Stone Brewing is working on a European project. The plan is to build a brewery SOMEWHERE in Europe. A few weeks ago, Stone asked their fans what they want to know about the project. Today, they answered them on the Stone Blog:
A little while back we asked you via Facebook if you had any questions for us about our European brewery project. From the fusillade of responses, we have deemed the following to be worthy of answers. If you’ve got a burning query we didn’t cover here, feel free to ask in the comments.
Q: Are you going to use European ingredients?
A: Yes, undoubtedly, although we’ll probably import some American hops. Fortunately, you get a lot of bang for your buck with hops; they’re compact, lightweight, and pungent. So it shouldn’t add up to much in the grand scheme of things…even with the copious amounts we love to use.
Q: Are you going to explore new styles of beer or keep the same style that Stone is known for?
A: We will continue making Stone-style Stone beers. As in, we will certainly make new beers, but they will always keep with our approach to brewing. We will look for inventive ways to incorporate local ingredients, riff on regional styles, and generally exercise our creativity in the brewing process, but our beer will still be recognizably Stone.
Q: Why Europe and not [my hometown]? We’d love a brewery/your beer here!
A: Undoubtedly you would, and we are in fact rolling out distribution in new areas at a rate of approximately 2 states per year. That’s the fastest we can sustainably enter new markets. So if you can’t get Stone right now, hang tight, we’re on our way.
As for building a brewery in Europe rather than somewhere else in the U.S., keep in mind that the primary goal of this project is to build a production brewery. No amount of capacity will make it any cheaper, more environmentally sustainable, or freshness-preserving to ship beer across an ocean. So there’s a basic logistical reason for the choice.
More abstractly, we believe Europe is in the early stages of a brewing revolution. The forces of consolidation and homogenization have wrecked havoc on the noble European brewing tradition in much the same way things got so desperate in the U.S. prior to the craft beer revolution (admittedly, things aren’t as bad as the low point of 45 or so breweries in all of the US that we had in the late 1970’s). A smattering of small, highly creative European breweries are challenging the dominance of fizzy yellow beer, and we want to be a part of their movement.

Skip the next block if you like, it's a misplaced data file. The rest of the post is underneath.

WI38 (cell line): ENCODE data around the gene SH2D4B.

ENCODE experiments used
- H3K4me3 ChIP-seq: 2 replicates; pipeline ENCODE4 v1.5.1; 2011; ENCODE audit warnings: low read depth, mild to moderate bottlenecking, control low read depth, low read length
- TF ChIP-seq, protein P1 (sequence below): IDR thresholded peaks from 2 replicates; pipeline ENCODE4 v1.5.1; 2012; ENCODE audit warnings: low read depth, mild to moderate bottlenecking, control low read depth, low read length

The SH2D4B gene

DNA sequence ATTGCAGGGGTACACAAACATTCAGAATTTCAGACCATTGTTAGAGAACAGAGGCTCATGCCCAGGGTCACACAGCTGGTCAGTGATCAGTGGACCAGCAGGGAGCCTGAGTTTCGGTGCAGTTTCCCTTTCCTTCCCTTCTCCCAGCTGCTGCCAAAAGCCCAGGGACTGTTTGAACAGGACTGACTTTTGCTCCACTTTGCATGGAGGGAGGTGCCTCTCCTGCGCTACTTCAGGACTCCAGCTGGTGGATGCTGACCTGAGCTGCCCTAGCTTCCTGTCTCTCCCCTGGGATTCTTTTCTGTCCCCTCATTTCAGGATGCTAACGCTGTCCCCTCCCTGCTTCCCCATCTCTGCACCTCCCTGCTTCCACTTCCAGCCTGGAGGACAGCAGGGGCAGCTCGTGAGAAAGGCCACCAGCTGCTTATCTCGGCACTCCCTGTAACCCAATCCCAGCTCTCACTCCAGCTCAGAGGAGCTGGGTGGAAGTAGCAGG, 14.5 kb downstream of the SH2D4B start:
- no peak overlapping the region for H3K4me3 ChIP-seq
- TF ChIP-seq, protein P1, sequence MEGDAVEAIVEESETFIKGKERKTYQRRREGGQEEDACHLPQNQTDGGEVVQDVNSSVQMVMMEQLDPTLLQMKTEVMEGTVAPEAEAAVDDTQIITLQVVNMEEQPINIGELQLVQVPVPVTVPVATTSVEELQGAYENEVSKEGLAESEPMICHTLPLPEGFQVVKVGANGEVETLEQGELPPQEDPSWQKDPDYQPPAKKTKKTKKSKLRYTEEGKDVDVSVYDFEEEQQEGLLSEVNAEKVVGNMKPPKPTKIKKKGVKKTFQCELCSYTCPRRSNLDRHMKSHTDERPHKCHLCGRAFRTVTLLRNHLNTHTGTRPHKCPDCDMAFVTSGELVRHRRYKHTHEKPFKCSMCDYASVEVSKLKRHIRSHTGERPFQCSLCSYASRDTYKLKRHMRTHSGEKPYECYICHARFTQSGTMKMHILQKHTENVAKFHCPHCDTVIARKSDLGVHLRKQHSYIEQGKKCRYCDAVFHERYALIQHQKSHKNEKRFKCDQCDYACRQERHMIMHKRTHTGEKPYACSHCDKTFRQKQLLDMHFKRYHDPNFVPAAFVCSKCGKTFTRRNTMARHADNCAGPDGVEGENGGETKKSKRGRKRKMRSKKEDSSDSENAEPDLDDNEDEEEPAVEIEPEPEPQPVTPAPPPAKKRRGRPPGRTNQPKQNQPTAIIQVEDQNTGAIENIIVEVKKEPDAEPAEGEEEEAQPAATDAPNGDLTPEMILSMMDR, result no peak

Q: Can I get a job at your European brouwerij?
A: Maybe, if you’re amazing at what you do (and speak several European languages.)
Q: Will you make brews available only in Europe?
A: Pretty much. We believe it’s important to support the struggling postal system by forcing American beer geeks to trade European beer geeks for our Euro-only beers.
In all seriousness, yes of course there will be Europe-only beers. The whole point is to avoid shipping all that glass and liquid across the world. Consider it an excuse to engage in beer tourism. That being said, we’ll probably ship the odd keg or case back and forth a little for special occasions, but it’ll likely be a rather insignificant percentage of our total production.
Q: Will your beers abide by the Reinheitsgebot?
A: First, some clarification. The Reinheitsgebot stopped being part of German law in 1988, so we’re certainly under no obligation to comply with it in the event we build our brewery or sell our beer in Germany. But backing up even farther, the Reinheitsgebot was essentially a labeling law; you could still make beer with just about anything you wanted, you just couldn’t label it “beer.”
That said, most of our year-round beers are Reinheitsgebot “compliant,” while many of our special releases are not.
Q: Do you think Europe is really ready?
A: “Europe” as a whole is not ready, and neither was the U.S. in 1996 when Stone was founded. But our goal isn’t to make beer for everyone; it’s to make beer for the people who share our incredibly good taste in beer. So we’re neither concerned nor interested in whether an entire continent’s worth of people are ready for our beer. But we do know that there are Europeans who are excited about breaking the hegemony of fizzy yellow beer by supporting innovative brewers. And that’s enough for us.